The splint further comprises a blow spout coupled to at least one air chamber and wherein the air chambers are intercommunicated with each other for form a common inflatable containment. The first portion further comprises a first fastener to couple a first edge of the first portion to a second edge of the first portion. The second portion further comprises a second fastener to couple a right edge of the second portion to a left edge of the second portion. The first fastener and the second fastener each comprise a Velcro strap.
The first portion further comprises a strip to couple the first portion to second first portion when the first and second portions are disposed adjacent to each other. The strip comprises double sticky tape adhered to the first portion and capable when a release strip is removed to adhere to the second portion when the first and second portions are disposed adjacent to each other.
Alternatively stated, the inflatable splint comprises a plurality of longitudinal air chambers disposed side by side, and a plurality of longitudinal welds separating the air chambers disposed side by side. The splint further comprises at least one latitudinal weld disposed between at least two adjacent longitudinal air chambers. The latitudinal weld is perforated.
The invention is also characterized as a method for securing an extremity of a human body, the method comprising the steps of providing an inflatable splint with a first portion and a second portion, segmenting the first portion and the second portion with longitudinal welds to provide longitudinal air chambers, and separating the first portion from the second portion with at least one latitudinal weld.
The method further comprises the step of perforating the latitudinal weld or detaching at least in part the first portion from the second portion. The splint is inflated and the first portion wrapped around the extremity. In wrapping the first portion around the extremity a first U-structure is formed with the first portion. The method further comprises the step of fastening a left side of the first portion to a right side of the first portion. The second portion is wrapped around a body part adjacent to the extremity in which a second U-structure is formed with the second portion. A left side of the second portion is fastened to a right side of the second portion. The first portion may be bent toward or away from the second portion.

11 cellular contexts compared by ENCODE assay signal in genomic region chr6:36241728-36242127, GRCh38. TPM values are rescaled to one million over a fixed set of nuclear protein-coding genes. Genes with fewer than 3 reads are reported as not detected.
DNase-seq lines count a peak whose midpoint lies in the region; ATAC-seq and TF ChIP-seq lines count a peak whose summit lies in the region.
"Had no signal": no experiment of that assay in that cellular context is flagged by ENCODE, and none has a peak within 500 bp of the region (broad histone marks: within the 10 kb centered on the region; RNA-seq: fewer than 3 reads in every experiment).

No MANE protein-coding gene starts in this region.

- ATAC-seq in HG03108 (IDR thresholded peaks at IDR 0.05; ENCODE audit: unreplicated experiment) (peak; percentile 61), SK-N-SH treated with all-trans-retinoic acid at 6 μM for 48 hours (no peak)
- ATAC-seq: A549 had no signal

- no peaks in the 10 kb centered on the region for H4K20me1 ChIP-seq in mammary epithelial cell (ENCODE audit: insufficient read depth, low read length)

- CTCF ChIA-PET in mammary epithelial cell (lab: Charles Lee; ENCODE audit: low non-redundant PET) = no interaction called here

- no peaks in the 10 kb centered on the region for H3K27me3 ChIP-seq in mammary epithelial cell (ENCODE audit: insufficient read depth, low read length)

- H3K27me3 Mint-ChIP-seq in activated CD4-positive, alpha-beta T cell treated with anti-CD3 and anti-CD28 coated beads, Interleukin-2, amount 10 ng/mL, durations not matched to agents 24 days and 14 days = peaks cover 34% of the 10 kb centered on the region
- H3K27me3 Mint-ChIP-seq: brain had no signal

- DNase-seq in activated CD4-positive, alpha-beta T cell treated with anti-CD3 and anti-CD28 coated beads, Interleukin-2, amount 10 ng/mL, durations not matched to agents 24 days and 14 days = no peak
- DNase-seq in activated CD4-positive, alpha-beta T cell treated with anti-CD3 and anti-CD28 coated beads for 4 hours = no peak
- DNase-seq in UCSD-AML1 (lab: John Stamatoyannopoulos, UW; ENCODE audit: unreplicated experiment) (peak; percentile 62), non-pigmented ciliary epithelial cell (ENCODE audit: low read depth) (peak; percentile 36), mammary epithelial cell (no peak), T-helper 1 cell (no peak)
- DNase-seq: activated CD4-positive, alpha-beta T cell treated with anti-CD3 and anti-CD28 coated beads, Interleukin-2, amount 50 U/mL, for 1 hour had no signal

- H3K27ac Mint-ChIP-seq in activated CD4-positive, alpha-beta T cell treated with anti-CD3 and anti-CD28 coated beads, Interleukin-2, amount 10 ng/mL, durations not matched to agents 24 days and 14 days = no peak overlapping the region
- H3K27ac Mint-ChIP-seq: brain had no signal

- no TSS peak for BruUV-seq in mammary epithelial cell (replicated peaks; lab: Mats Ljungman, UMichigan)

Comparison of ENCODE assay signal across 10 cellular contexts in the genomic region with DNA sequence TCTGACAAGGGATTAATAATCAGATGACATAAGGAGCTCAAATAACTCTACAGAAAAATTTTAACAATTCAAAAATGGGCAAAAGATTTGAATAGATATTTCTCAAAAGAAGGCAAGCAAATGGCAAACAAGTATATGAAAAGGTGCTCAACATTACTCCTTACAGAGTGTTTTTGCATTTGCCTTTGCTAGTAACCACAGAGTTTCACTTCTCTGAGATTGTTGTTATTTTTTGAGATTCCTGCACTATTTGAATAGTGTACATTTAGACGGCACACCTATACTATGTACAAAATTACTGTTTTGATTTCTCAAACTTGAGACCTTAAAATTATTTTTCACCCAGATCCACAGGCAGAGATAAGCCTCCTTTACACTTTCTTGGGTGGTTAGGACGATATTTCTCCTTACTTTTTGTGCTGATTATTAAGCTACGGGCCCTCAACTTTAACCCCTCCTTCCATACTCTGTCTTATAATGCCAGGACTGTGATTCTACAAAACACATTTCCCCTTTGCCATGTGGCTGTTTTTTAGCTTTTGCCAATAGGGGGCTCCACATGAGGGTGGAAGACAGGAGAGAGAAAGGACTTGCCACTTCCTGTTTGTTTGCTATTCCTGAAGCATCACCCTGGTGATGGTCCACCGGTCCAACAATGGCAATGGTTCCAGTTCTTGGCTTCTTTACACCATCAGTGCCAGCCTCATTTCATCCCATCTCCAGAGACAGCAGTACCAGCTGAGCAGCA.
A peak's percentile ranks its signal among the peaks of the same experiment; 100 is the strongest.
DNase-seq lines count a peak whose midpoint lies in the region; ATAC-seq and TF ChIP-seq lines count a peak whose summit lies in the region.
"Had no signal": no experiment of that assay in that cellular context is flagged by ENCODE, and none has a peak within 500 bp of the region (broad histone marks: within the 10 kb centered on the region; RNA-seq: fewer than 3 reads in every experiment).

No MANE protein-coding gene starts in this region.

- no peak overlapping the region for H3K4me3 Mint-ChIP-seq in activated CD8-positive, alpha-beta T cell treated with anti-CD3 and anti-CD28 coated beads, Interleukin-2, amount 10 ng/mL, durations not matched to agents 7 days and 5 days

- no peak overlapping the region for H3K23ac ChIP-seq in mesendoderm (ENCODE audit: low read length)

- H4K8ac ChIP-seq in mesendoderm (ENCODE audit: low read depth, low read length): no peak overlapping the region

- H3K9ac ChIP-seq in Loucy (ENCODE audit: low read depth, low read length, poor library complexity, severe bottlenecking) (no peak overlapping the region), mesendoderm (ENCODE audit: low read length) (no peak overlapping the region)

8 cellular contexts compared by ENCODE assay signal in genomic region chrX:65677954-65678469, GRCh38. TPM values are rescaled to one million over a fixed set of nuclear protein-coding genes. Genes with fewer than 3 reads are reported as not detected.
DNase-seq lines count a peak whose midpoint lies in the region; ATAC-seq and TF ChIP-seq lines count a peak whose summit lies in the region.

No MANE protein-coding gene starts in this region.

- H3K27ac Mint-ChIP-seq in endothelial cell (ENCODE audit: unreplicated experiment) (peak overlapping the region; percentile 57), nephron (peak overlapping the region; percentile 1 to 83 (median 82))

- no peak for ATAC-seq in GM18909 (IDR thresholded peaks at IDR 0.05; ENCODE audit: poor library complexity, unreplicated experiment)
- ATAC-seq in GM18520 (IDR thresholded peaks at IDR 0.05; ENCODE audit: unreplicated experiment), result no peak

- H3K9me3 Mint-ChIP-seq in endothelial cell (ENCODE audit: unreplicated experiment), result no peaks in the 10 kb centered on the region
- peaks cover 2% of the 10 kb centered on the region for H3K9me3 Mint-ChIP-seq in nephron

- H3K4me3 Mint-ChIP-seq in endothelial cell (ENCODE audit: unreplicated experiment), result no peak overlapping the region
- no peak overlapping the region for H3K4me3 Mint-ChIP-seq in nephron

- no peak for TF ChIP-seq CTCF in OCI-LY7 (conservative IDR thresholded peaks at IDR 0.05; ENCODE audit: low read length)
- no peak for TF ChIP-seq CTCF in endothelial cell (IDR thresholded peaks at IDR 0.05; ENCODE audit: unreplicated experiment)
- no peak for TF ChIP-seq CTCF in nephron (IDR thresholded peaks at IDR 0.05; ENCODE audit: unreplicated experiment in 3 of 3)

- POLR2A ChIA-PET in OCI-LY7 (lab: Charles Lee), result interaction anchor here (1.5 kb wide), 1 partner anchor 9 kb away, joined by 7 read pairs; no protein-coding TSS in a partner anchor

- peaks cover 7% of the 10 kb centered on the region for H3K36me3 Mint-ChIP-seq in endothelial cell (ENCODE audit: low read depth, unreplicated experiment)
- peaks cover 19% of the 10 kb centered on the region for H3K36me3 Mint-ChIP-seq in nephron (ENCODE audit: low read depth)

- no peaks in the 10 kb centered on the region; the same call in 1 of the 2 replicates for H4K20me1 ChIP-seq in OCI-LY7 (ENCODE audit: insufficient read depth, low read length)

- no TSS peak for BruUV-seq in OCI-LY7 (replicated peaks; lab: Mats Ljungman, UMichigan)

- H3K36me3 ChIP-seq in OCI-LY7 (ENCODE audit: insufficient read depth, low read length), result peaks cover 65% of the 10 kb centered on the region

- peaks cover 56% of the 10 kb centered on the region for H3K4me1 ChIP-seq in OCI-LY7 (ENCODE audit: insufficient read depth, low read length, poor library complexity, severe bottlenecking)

The invention, now having been briefly summarized, may be better visualized by turning to the following drawings wherein like elements are referenced by like numerals.
FIG. 1a is a plan view of an inflatable splint shown as deflated.
FIG. 1b is a plan view of the splint of FIG. 1a shown as inflated.
FIG. 2 is a cross-sectional view taken along lines 2—2 of FIG. 1b.
FIG. 3 is a perspective view of the splint in an intermediate position as it is first being applied to a bent arm.
FIG. 4 is a perspective view of the splint of FIG. 3 in a curved, operative configuration after its installation on the arm of FIG. 3 has been completed.
FIG. 5a is a perspective view of the splint in a straight operative configuration.
FIG. 5b is a perspective view of the splint illustrating a portion opened to provide access to a part of an injured area while the remainder of the splint remains secured.
FIG. 6 is a plan view of an alternate embodiment of the splint;
FIG. 7 is a perspective view of the alternate embodiment of FIG. 5 in an operative configuration.
The invention and its various embodiments can now be better understood by turning to the following detailed description wherein illustrated embodiments are described. It is to be expressly understood that the illustrated embodiments are set forth as examples and not by way of limitations on the invention as ultimately defined in the claims.
In FIG. 1a, an inflatable splint 10 is adapted to hold various injured body parts or portions of the same, such as limbs, legs, knees, ankles, arms, wrists, necks and more. FIG. 1a illustrates the inflatable splint 10 in a deflated configuration. The splint 10 comprises a thin, flexible translucent material 15, such as nylon, vinyl, as well as other material suitable for an inflatable device. In the preferred embodiment polyofin is used for among other reasons its affinity to pressure adhesive described below. When deflated and not in use, the splint 10 occupies minimal space. Thus, the splint 10 may be made into a small package and very compactly stored, for instance, in a trauma box or a first aid kit. The splint 10 comprises a conventional blow spout 18 to enable a user to manually inflate the splint 10. An automatic inflating device may also be provided if desired. The splint 10 comprises an air container 20 which when inflated, as described below, forms multiple interconnected longitudinal air chambers 22 as defined by a plurality of longitudinal welds 30.